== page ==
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UBC Theses and Dissertations

The effects of embryonic incubation temperature on subsequent development, growth, and thermal tolerance through early ontogeny of white sturgeon Cheung, Katherine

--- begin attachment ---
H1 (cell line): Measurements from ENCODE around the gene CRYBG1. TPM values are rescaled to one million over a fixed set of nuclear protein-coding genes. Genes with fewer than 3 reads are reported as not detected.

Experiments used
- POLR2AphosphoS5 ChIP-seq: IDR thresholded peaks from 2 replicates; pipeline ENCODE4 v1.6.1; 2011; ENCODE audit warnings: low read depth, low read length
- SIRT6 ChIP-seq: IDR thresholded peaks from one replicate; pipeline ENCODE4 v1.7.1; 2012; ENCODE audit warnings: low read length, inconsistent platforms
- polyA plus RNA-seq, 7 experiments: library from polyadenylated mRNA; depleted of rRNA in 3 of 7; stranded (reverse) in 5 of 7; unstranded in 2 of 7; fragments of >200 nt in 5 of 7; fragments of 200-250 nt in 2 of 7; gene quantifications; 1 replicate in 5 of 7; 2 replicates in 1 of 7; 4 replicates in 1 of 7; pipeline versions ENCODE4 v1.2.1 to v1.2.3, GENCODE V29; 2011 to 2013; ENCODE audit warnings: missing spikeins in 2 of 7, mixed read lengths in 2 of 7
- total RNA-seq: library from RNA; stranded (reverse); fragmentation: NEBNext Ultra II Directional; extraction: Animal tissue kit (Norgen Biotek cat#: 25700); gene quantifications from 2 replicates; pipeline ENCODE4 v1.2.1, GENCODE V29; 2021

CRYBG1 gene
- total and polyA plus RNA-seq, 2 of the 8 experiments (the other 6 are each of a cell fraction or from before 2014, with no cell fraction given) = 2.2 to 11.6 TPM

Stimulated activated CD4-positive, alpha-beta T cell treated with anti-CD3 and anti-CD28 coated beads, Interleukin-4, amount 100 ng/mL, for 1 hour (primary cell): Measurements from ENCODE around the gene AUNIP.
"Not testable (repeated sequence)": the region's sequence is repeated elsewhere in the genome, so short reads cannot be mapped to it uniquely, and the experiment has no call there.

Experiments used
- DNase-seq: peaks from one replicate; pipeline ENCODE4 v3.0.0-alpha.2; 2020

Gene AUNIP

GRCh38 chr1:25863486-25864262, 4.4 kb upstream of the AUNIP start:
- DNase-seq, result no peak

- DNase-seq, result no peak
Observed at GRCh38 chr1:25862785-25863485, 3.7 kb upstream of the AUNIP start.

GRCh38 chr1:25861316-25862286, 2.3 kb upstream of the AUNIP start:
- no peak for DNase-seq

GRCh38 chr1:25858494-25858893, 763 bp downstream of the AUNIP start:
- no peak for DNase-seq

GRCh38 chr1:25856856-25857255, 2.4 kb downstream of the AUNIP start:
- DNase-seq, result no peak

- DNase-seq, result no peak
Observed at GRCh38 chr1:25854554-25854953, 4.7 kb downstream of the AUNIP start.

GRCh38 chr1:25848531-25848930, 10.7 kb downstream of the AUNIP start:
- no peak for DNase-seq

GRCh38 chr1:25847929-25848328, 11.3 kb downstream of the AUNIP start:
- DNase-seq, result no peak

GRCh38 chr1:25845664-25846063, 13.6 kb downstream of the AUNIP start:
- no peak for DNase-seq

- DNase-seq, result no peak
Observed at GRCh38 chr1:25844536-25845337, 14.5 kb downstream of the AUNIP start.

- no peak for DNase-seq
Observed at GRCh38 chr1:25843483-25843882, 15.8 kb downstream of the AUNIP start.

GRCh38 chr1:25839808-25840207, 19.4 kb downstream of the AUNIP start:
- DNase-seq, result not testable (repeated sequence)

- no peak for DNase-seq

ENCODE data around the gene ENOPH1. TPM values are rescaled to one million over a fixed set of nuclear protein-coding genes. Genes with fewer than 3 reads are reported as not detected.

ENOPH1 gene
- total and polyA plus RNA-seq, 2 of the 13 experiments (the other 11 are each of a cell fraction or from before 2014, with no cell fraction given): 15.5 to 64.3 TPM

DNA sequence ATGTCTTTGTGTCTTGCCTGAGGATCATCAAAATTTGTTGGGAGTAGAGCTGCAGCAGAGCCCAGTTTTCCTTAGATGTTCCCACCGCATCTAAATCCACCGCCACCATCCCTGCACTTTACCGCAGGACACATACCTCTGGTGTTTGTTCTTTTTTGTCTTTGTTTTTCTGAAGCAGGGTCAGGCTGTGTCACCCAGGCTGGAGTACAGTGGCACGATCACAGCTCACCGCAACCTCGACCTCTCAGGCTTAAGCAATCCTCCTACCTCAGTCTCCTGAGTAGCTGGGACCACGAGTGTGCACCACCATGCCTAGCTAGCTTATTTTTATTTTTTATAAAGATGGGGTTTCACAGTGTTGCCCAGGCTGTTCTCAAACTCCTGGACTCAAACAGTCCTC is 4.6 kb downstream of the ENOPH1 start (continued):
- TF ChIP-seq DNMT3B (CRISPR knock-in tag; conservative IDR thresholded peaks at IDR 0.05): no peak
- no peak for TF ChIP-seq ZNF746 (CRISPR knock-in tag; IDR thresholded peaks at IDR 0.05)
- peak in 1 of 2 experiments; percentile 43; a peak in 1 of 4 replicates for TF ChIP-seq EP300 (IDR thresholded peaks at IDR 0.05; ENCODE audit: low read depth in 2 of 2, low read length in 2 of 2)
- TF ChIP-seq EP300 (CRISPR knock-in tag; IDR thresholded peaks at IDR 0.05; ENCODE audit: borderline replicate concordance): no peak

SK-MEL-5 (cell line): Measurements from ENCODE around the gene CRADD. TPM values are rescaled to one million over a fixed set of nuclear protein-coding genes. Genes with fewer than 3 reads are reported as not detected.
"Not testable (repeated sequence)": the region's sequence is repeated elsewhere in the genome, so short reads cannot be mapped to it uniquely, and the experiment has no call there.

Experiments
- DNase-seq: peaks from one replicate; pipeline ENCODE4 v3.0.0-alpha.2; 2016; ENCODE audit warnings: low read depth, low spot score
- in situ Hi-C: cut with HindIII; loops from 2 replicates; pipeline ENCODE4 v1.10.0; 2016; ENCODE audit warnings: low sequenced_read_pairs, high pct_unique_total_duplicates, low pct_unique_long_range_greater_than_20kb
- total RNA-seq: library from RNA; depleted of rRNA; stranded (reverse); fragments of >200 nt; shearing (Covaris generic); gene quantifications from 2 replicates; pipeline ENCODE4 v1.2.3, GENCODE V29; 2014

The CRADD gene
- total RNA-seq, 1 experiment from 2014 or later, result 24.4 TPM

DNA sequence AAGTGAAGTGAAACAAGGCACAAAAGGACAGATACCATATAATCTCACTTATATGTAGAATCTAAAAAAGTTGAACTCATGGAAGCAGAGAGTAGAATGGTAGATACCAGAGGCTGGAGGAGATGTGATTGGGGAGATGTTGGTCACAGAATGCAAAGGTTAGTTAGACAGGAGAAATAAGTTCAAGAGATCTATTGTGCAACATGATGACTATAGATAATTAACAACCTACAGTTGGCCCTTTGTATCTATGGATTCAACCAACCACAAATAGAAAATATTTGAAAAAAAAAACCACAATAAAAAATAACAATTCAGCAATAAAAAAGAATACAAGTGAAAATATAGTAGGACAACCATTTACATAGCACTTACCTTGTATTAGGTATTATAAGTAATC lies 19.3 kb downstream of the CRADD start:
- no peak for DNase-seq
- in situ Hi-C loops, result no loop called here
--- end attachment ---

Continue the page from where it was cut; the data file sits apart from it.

An organism’s phenotypic characteristics can be altered by environmental variations experienced during embryonic development. These changes can persist into adulthood. Increasing global temperatures are a current concern that may be particularly acute for species already threatened or endangered, such as the white sturgeon, Acipenser transmontanus. Given scant information on the effects of early embryonic temperatures on subsequent physiological parameters such as thermal tolerance, development, and growth in this species, the effects of global climate change on the future of white sturgeon populations is uncertain. To address this, white sturgeon embryos were incubated at 12, 15, and 18 °C until hatch, after which fish were reared at a common 15 °C for 80 days post-hatch. I conducted acute thermal tolerance tests through early ontogeny to determine how relative thermal tolerance (CTmax) changed and differed during this period while also sampling and evaluating various morphometric characteristics to determine the effects of embryonic temperatures on growth and development. Embryonic incubation at 12 °C with subsequent rearing at 15 °C increased larval development rate, growth rate, and the development of thermal tolerance; however, once developed CTmax averaged 29.9 for all embryonic rearing temperatures. For white sturgeon, embryonic temperatures appear to have discernable effects on growth and development up to 80 days post-hatch but not on thermal tolerance.

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